I finished Remember Me a couple of weeks ago, but I started it in May. Part of the reason it took me so long is that the game didn’t pull me back in the early stages when I had Rocket League or Street Fighter available. It becomes more compulsive towards the end and ultimately I’m glad I finished it, but the game doesn’t make itself easy to like. It’s on the edge of excellence. Remember Me is a game that needs to be better at almost everything, few aspects worthy of praise without caveat. It’s an ambitious game full of great ideas and I admire much of what it accomplishes, but its execution is so lacking that it undermines itself constantly. Continue reading
I want to make this brief so I don’t waste too much more of my time on this game, but if you’re reading this I’m wasting your time with a messy article. Blame Batman. The most enjoyable moment I had was it enabling me to sincerely type B:AO:B:DE in a text to a friend. I was excited about this Metroidvania game due to a long time love of the Metroid series. Metroid + Batman; sign me up. But it’s a bad cover band. Continue reading
I’ve had a massive backlog of Gen 7 games since pretty much halfway through Gen 7. I’ve tried to get through them a few times and started a separate blog to try to track it. All of these attempts have failed. Now I’m trying again. This time, I have all of my Gen 7 consoles with me in London, but my PS4 (with my Great Love Battlefield) is back in Belfast and I’m not bringing it over until this backlog is cleared; I actually want to play these games. Last year I think I only managed Bayonetta (which I loved to a criminal degree) and FarCry 3 (which I despised; it was like listening to a 14yo lecture you about the nature of humanity after they’d seen Apocalypse Now for the first time). The first game of 2015 was Brothers: A Tale of Two Sons.
I really liked this game. Reductively, the game’s USP is its control scheme. You spend the entire game controlling the two eponymous brothers (or sons, I guess), one with each analogue stick, with the only action button being a context-sensitive “Interact” mapped to the corresponding shoulder. It works incredibly well, particularly keeping the interaction pared down to one button, allowing the player to focus on the meat of the puzzles rather than execution.. The older brother’s movement is mapped to the left stick, where movement is usually mapped in video games at large. The younger brother’s is mapped to the right stick and I tended to lose track of him. I think the designers were aware of this and used it to make the big brother seem more solid and leader-like. Brothers is fundamentally a puzzle-platformer where each new section has you manipulating the unique control scheme in an interesting way. The game is almost completely linear (not a bad thing) and I enjoyed all of my time with it. I was never bored; the game introduces many unique events that keep the gameplay fresh but they’re all based around the central idea of having two characters so I never found them token. Much of the platforming reminded me of Sands of Time; always a good thing. The game is paced such that the relaxed puzzle sections are infrequently punctuated by more thrilling, pressured sections and it’s judged perfectly to give those sections a welcome sense of tension. Continue reading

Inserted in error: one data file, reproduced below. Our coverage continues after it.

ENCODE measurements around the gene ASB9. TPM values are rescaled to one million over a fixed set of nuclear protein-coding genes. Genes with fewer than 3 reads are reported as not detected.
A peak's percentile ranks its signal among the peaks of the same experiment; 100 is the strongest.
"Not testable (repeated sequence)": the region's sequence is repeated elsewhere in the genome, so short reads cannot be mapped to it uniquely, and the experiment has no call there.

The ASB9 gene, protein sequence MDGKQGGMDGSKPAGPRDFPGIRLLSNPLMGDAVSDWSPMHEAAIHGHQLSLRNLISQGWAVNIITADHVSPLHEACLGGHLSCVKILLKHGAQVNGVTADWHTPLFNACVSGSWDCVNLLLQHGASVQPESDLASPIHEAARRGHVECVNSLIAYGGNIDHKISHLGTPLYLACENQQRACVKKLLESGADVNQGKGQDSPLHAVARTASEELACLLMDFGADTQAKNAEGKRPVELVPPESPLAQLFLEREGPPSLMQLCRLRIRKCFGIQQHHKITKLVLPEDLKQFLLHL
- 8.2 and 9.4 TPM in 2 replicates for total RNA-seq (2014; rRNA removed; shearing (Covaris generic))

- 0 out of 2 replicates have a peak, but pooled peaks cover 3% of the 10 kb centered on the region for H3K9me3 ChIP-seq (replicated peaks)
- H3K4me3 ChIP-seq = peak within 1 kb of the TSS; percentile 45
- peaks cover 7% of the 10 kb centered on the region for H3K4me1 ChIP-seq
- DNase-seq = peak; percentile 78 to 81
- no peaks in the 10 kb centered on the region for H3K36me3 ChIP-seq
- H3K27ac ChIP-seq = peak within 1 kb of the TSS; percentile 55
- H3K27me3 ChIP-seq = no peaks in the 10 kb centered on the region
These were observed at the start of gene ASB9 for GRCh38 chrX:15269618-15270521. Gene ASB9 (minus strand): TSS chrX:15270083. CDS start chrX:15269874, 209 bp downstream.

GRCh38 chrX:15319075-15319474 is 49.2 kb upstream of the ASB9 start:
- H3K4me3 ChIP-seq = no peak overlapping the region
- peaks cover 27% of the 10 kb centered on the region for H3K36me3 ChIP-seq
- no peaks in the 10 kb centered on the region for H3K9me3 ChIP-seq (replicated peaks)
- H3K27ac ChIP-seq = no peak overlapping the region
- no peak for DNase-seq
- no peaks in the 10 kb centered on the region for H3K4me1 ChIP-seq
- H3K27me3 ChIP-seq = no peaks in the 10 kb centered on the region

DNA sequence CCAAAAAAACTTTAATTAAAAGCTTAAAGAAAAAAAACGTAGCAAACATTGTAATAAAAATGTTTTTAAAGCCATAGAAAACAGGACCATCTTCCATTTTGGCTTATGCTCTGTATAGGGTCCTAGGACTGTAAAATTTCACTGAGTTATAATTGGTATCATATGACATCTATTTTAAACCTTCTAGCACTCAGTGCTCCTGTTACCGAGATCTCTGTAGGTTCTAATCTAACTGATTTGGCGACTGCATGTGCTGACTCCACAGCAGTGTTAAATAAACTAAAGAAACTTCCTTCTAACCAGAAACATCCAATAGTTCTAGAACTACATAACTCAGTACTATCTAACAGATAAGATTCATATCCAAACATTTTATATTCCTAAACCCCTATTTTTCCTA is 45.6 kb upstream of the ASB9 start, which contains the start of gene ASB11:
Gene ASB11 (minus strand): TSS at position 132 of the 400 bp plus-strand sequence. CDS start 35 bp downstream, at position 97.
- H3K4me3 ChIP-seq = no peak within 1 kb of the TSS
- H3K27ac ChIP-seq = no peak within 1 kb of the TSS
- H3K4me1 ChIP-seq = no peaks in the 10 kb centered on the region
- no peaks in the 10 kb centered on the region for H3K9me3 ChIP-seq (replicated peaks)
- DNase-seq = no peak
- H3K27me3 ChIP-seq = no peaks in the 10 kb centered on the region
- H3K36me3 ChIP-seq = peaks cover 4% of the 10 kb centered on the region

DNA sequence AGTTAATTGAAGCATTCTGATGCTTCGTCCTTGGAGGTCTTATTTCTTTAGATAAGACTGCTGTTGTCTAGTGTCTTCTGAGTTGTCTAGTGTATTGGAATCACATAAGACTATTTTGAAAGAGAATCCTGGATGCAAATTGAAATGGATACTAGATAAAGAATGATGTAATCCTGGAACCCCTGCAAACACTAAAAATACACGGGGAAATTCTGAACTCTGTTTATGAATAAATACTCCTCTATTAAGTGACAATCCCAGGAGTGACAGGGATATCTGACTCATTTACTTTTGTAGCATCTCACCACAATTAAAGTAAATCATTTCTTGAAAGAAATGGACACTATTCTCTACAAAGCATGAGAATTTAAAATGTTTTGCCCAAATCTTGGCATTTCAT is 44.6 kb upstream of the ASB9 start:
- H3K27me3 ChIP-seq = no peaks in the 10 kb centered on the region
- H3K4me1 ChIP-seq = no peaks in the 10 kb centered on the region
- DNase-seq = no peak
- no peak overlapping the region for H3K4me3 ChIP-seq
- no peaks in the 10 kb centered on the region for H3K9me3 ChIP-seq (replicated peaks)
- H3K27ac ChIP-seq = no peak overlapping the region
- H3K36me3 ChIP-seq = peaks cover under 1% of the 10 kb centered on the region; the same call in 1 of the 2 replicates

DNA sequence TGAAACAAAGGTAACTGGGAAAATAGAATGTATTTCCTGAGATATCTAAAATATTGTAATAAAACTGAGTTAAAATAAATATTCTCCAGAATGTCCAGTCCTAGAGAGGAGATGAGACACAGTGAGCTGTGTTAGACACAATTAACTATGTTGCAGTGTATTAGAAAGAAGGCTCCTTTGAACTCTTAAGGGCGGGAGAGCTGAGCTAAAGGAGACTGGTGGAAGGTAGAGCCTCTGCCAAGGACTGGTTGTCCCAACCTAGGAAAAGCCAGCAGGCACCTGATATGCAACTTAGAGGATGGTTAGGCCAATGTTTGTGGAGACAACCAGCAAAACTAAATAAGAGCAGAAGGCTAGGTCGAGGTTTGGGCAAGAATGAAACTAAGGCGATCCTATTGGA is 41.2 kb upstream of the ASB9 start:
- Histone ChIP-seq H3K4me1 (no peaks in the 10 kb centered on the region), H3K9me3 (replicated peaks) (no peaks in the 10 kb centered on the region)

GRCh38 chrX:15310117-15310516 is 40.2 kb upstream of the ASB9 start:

My friends and I bought Anarchy Reigns cheap recently for something different to play multiplayer. It’s certainly different. We haven’t really played much of it yet and all I do is complain about how much damage I’m taking when I play it (#maturity). It’s enjoyably baffling, obviously bonkers but pretty frustrating. In an attempt to get to grips with the controls and systems better I played through the campaign. Here’s what I thought.